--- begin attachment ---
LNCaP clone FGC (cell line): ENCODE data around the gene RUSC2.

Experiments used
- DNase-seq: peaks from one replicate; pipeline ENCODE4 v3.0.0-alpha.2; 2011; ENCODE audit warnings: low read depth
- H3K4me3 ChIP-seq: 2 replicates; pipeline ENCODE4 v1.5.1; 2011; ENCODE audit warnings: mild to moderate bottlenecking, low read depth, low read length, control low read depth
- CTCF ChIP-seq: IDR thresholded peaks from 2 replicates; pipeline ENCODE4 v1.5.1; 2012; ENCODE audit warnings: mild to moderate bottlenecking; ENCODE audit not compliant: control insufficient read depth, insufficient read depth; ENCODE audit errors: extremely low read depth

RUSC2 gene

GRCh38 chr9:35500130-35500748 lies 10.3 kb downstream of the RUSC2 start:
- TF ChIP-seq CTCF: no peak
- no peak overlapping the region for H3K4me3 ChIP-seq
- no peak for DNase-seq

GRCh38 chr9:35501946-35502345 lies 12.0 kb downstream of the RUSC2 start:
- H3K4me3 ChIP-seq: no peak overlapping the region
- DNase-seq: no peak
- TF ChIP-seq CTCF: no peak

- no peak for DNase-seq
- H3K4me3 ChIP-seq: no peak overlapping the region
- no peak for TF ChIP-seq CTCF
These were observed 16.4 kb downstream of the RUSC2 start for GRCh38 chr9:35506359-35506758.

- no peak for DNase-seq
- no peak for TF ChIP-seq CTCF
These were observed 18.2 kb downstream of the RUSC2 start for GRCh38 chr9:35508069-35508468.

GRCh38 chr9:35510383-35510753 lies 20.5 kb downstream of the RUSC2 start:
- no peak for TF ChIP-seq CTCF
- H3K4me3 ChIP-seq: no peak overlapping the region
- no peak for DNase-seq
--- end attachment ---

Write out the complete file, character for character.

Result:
LNCaP clone FGC (cell line): ENCODE data around the gene RUSC2.

Experiments used
- DNase-seq: peaks from one replicate; pipeline ENCODE4 v3.0.0-alpha.2; 2011; ENCODE audit warnings: low read depth
- H3K4me3 ChIP-seq: 2 replicates; pipeline ENCODE4 v1.5.1; 2011; ENCODE audit warnings: mild to moderate bottlenecking, low read depth, low read length, control low read depth
- CTCF ChIP-seq: IDR thresholded peaks from 2 replicates; pipeline ENCODE4 v1.5.1; 2012; ENCODE audit warnings: mild to moderate bottlenecking; ENCODE audit not compliant: control insufficient read depth, insufficient read depth; ENCODE audit errors: extremely low read depth

RUSC2 gene

GRCh38 chr9:35500130-35500748 lies 10.3 kb downstream of the RUSC2 start:
- TF ChIP-seq CTCF: no peak
- no peak overlapping the region for H3K4me3 ChIP-seq
- no peak for DNase-seq

GRCh38 chr9:35501946-35502345 lies 12.0 kb downstream of the RUSC2 start:
- H3K4me3 ChIP-seq: no peak overlapping the region
- DNase-seq: no peak
- TF ChIP-seq CTCF: no peak

- no peak for DNase-seq
- H3K4me3 ChIP-seq: no peak overlapping the region
- no peak for TF ChIP-seq CTCF
These were observed 16.4 kb downstream of the RUSC2 start for GRCh38 chr9:35506359-35506758.

- no peak for DNase-seq
- no peak for TF ChIP-seq CTCF
These were observed 18.2 kb downstream of the RUSC2 start for GRCh38 chr9:35508069-35508468.

GRCh38 chr9:35510383-35510753 lies 20.5 kb downstream of the RUSC2 start:
- no peak for TF ChIP-seq CTCF
- H3K4me3 ChIP-seq: no peak overlapping the region
- no peak for DNase-seq